As a little girl in Lusaka, Zambia
, having come out of years of living in the jungle with my geologist father, frightened of so many people, uncomfortable in shoes, my mother enrolled me in ballet. Within a few months 'they' decided that I should train full-time at the National Ballet, do my schooling there, everything. I was 7 years old. I loved to dance! My soul was free!
My mother, however, refused. Not just refused to let me study ballet, which was probably a good decision for my hip bones now, but took me out of the class and hid my ballet clothes - the little black slippers especially I loved (too young for toe slippers).
I remember crying and crying and looking up one night and seeing a beautiful large angel in the window, and I felt comforted and peaceful and loved. And the angel showed me where my mother had hidden my beloved danskin and slippers, and I took them and slept with them under my pillow that night.
Surely a vision of my guardian angel!
When I came back to angels many years later - Rudolf Steiner
says your angels abandon you around your 33rd year and then you struggle through on your own. If we can, he says, we need to open ourselves to the wisdom and guidance of our angels. To 'think as our angels think,' and thus we can find them again...Angels
, I believe, are unconditionally loving forces, and yet also protective. Angels guard us, keeping our vulnerable inner spirit of love alive.
Angels are the opposite of despair. Angels are trust and navigation through the intricacies of each day in the multiples of connections we have with each other.
As I learned to commune with my angels, following Steiner's advice, 'my' angels became a metaphor for my 'intuition.'
, I've spent many a long hour communing with angels. Mostly what I understand through my 'angels' or 'intuition' is how the intent to do something operates. There is intent not necessarily before action but firing its energy. How intent becomes a way to explain the motivation for our actions, what propels our actions towards each other. And love, oh, yes, how angels most desire that we love each other. If we think as our angels think then we can think and feel love, compassion, blessing, joy.
I'm not a deist, though. I don't try to fit my notions of angels into any religious system of any kind. I used to play with faeries as a child too - and sometimes can still 'see' the playful little jolly trickster beings and nature sprites...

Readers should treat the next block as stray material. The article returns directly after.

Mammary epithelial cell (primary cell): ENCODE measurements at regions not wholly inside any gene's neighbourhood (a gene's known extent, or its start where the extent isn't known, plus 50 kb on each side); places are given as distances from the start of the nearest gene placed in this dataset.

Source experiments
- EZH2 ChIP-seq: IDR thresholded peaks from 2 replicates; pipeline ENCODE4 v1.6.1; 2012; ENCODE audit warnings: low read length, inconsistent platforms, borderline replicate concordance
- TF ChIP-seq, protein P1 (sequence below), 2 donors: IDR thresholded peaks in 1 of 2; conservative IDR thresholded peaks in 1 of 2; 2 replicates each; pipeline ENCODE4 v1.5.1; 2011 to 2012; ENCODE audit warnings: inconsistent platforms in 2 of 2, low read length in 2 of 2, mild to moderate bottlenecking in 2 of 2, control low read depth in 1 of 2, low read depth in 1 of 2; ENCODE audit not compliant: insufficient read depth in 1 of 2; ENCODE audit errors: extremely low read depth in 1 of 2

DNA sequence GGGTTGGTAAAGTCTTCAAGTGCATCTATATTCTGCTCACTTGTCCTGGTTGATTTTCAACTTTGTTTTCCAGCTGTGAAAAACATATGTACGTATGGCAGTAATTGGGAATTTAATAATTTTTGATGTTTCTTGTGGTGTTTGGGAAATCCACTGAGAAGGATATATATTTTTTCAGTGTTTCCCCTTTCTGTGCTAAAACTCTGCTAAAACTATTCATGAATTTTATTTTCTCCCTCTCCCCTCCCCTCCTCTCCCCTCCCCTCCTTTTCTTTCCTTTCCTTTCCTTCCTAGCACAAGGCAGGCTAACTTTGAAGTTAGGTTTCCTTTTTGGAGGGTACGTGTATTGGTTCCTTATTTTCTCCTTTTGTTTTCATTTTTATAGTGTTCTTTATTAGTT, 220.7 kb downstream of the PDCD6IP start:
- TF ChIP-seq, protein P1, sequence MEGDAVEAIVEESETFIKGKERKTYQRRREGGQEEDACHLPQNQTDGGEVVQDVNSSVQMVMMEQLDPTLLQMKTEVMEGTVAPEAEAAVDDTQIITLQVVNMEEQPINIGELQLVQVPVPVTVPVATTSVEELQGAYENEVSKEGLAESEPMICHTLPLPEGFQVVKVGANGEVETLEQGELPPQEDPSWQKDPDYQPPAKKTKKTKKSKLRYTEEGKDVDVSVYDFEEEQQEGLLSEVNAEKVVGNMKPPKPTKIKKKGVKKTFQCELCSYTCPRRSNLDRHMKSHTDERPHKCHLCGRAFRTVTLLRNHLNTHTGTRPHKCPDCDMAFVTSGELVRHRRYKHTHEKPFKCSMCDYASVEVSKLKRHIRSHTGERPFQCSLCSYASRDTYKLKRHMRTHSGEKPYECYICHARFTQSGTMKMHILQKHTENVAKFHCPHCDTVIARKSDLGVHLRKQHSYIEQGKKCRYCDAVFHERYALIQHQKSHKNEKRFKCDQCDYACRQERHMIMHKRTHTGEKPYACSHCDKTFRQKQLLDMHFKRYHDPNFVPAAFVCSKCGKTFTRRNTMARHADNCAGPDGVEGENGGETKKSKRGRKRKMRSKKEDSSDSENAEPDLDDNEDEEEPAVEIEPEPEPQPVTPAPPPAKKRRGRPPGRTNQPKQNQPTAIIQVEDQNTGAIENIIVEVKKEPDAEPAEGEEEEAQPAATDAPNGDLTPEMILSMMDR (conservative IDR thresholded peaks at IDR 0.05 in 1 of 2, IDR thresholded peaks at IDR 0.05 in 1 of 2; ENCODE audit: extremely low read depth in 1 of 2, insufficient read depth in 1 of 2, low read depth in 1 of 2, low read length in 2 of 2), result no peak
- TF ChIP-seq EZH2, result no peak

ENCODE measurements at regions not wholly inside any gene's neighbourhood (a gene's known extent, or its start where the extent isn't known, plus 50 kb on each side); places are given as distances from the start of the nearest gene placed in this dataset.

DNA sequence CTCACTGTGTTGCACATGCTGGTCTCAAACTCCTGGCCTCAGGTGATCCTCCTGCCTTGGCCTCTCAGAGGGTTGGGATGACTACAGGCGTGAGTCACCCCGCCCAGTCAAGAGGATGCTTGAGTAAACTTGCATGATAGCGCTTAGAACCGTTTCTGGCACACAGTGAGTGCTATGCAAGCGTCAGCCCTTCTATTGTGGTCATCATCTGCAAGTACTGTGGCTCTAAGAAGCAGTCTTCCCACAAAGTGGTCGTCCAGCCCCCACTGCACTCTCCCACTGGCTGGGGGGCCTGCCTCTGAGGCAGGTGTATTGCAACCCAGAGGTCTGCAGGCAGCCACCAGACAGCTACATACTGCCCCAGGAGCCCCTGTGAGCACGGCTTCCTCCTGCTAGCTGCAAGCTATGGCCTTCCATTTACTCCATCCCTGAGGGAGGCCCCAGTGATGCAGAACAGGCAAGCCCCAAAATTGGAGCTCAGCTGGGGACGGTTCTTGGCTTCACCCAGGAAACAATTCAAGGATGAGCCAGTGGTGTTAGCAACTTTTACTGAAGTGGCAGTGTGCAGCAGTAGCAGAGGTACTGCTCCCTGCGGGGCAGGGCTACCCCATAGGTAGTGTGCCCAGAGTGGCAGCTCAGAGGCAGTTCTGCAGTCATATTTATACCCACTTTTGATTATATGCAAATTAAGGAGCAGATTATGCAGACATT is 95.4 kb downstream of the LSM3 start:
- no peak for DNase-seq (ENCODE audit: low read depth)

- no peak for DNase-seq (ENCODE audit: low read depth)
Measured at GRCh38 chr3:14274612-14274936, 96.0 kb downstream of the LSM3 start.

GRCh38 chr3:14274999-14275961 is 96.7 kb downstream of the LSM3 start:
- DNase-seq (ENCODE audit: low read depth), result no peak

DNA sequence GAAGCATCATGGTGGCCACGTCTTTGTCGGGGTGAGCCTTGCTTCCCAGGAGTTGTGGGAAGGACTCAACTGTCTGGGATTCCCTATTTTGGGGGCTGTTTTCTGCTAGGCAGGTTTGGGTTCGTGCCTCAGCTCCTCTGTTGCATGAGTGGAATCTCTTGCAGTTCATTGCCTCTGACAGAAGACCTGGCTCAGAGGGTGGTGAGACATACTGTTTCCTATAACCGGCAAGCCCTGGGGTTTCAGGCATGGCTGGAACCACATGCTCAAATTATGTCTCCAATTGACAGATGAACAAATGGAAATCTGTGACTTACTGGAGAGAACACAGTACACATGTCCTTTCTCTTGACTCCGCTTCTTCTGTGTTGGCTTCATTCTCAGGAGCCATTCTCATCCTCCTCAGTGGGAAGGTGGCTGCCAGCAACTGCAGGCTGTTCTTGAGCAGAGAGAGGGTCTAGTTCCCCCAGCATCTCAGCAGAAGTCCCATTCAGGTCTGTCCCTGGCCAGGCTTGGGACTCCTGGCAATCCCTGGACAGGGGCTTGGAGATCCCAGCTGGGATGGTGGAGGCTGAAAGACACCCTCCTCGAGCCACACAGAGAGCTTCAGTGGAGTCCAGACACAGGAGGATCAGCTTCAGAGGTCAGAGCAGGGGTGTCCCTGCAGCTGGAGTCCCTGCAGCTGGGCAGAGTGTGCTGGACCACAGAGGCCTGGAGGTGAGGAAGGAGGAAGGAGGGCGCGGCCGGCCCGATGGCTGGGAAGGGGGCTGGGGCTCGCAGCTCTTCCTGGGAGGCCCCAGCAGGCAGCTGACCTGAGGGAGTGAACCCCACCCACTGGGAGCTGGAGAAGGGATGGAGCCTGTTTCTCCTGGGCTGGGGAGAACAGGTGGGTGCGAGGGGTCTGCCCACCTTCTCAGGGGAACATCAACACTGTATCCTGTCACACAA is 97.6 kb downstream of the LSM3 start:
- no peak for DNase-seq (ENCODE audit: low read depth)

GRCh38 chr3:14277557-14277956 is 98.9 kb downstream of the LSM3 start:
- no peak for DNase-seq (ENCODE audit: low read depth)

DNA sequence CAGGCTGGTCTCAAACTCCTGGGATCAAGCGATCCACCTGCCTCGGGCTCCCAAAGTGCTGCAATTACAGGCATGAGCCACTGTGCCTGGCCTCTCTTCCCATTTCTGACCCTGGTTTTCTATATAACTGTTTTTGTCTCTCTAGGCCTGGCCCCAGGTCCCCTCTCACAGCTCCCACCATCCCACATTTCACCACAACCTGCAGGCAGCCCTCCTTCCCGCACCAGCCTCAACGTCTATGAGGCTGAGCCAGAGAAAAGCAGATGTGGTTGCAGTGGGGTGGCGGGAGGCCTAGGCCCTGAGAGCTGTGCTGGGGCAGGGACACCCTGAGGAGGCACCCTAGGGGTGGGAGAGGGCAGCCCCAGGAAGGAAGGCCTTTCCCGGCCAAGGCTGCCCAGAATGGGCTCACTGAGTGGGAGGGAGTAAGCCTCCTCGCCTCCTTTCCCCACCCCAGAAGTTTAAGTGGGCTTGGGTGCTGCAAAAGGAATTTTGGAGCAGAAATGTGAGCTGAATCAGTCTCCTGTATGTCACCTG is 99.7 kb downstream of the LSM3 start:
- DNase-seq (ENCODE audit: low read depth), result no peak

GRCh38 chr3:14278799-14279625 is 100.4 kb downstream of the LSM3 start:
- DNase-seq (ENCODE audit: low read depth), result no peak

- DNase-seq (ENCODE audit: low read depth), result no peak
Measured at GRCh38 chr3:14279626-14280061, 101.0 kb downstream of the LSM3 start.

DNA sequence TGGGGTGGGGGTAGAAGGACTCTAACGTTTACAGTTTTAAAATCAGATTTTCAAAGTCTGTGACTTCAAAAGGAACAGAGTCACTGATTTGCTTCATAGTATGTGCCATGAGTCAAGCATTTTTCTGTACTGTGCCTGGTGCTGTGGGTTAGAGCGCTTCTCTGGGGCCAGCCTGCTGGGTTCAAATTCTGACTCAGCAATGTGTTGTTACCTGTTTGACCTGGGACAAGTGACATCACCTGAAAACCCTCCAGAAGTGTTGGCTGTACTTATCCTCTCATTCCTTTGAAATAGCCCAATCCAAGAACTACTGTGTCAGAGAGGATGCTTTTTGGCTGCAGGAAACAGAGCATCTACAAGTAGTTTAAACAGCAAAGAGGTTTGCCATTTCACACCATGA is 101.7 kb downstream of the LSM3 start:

It's all fabulous! Who is ever alone when you are surrounded by angels and faeries........!
was by far the most inspired character of those beautiful epic poems. Satan was where all the energy was. God was imperial, authoritarian, boring. Though Dante's God
was alright, come to think of it. By Milton I think the whole endlessly blessedness of the blessed realm had worn thin and it was time to find the rebel.
I'll never forget Satan's fall to earth - so poignant, almost heartbreaking, yet the most exciting moment in English literature and religious studies up to that point.
Milton was never the sensualist Shakespeare was. Milton, the blind genius composing his epic poems in his mind all night and then reciting to whoever would take dictation the next day. They thought him a hack writer, and felt sorry he'd lost his sight, and oh, how he surprised everyone with his vision and his superlative composition. Milton's writing is, for me, nearly perfect.
Once I fell in love with another graduate student, many summers ago, who was in Toronto for the summer from England where he'd gone to do a dissertation on Milton, and he had a photographic memory, and lay beside me in the night reciting Milton by heart for hours... what bliss, I can't tell you.
Milton understood angels in ways that the Byzantine and Renaissance artists didn't. And he understood the Fall as the story of each person's quest to unite the fissures and splits within, as a journey towards wholeness where opposites are united.
Milton was a visionary.
Wim Wender surely is a visionary filmaker too - at least in Wings of Desire
, which is probably my favourite film.
In Wings of Desire
, the angels who fall, who become mortal for love.
What epic stories!
Are angels a type of simulation? We imagine them - even if vividly as in my case! - but does that make them figments of an ethereal light, an inner light?
Traditionally angels are thought of as guardians, as guides, as helpers. As emissaries of the godhead. Messengers. What is between the human and the divine. Angels are busy workers who concentrate on individual concerns, rather than the rather distant deity whom they serve. At least in the myths that they've come to us through.
I loved the Buffy
shows, and Angel
, now that was a most interesting way to present the Satan Milton bequeathed to us - angels with vampiric sides.
A literary study of angels, and surely it's been done and done, would not, I don't think, be as interesting as one on the Hell's Angels.
Or the roar of motorcycles.
Milton enriched our understanding of the power of angels considerably didn't he.
Guardian angel, by Pietro da Cortona
Not knowing what to post, I posted this piece, which I wrote a year and a half ago in some correspondence.
I have an idea how to keep this blog going since I feel I am running out of steam... inbetween paintings and prosepoetry pieces, I could grab a book from my shelves, any book, and find a quote in it that I'd underlined in pencil. And write something about that book, or when I read it... so many approaches rather than the dry academic essay to what are, after all, collections of knowledge, our beloved books...